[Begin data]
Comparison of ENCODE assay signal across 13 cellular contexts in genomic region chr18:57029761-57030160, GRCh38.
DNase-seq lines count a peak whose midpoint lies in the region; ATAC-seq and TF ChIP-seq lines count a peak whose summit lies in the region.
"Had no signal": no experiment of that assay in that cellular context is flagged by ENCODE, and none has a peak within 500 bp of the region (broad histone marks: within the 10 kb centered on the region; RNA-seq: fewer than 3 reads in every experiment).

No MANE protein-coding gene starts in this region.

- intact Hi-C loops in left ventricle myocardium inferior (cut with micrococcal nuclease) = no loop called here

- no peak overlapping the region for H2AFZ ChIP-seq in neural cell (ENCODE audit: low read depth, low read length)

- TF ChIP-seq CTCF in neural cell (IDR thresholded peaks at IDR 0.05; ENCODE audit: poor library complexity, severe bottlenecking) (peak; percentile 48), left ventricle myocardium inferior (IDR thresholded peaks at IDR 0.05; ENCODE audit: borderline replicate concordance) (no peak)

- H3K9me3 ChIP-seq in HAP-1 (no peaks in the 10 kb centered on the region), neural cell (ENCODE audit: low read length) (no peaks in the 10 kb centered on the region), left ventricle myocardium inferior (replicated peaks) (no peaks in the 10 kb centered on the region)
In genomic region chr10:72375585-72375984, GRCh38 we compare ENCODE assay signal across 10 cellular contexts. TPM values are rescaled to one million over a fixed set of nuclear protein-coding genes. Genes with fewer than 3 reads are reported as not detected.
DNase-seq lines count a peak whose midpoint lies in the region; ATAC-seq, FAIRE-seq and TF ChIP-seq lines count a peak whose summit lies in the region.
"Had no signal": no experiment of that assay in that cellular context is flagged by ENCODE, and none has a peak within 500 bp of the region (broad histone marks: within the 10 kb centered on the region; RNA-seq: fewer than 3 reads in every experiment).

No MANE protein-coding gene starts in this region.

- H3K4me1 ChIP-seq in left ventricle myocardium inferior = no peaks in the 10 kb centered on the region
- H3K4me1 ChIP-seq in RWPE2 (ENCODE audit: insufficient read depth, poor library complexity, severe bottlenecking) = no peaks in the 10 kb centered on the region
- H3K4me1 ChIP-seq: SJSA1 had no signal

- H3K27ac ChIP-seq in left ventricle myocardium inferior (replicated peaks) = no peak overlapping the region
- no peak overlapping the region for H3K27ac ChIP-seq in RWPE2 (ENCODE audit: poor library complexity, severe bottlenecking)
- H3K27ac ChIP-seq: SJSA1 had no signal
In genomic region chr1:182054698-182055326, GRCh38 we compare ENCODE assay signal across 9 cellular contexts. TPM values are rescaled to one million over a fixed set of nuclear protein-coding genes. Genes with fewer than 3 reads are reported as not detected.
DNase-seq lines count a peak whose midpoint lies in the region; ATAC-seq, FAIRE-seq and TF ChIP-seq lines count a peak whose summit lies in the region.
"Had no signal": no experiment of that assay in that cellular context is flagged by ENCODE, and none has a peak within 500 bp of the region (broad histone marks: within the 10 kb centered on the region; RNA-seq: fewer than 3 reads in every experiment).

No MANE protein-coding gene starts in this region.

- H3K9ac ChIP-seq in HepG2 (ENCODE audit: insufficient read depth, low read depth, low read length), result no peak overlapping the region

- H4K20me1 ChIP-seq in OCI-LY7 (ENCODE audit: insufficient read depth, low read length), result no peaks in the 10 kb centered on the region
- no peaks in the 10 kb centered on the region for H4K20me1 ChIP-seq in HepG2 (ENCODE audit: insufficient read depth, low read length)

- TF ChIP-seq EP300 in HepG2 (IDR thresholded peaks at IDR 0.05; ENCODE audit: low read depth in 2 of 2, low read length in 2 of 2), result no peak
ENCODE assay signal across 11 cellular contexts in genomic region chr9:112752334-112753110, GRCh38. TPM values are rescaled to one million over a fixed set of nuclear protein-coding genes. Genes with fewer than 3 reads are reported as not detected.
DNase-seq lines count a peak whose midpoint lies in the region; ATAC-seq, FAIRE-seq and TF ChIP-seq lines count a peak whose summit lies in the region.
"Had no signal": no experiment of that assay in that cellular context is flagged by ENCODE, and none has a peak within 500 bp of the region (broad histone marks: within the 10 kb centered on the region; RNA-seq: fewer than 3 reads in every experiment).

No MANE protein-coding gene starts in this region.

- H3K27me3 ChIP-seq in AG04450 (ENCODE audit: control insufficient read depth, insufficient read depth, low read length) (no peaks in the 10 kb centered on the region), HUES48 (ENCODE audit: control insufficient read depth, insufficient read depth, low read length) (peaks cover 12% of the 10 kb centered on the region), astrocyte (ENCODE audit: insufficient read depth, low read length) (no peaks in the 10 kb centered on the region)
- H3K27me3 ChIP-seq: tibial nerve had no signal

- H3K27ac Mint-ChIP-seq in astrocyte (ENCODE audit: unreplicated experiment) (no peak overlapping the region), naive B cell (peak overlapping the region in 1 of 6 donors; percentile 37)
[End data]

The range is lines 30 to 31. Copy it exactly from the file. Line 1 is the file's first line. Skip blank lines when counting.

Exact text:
No MANE protein-coding gene starts in this region.

- H3K27me3 ChIP-seq in AG04450 (ENCODE audit: control insufficient read depth, insufficient read depth, low read length) (no peaks in the 10 kb centered on the region), HUES48 (ENCODE audit: control insufficient read depth, insufficient read depth, low read length) (peaks cover 12% of the 10 kb centered on the region), astrocyte (ENCODE audit: insufficient read depth, low read length) (no peaks in the 10 kb centered on the region)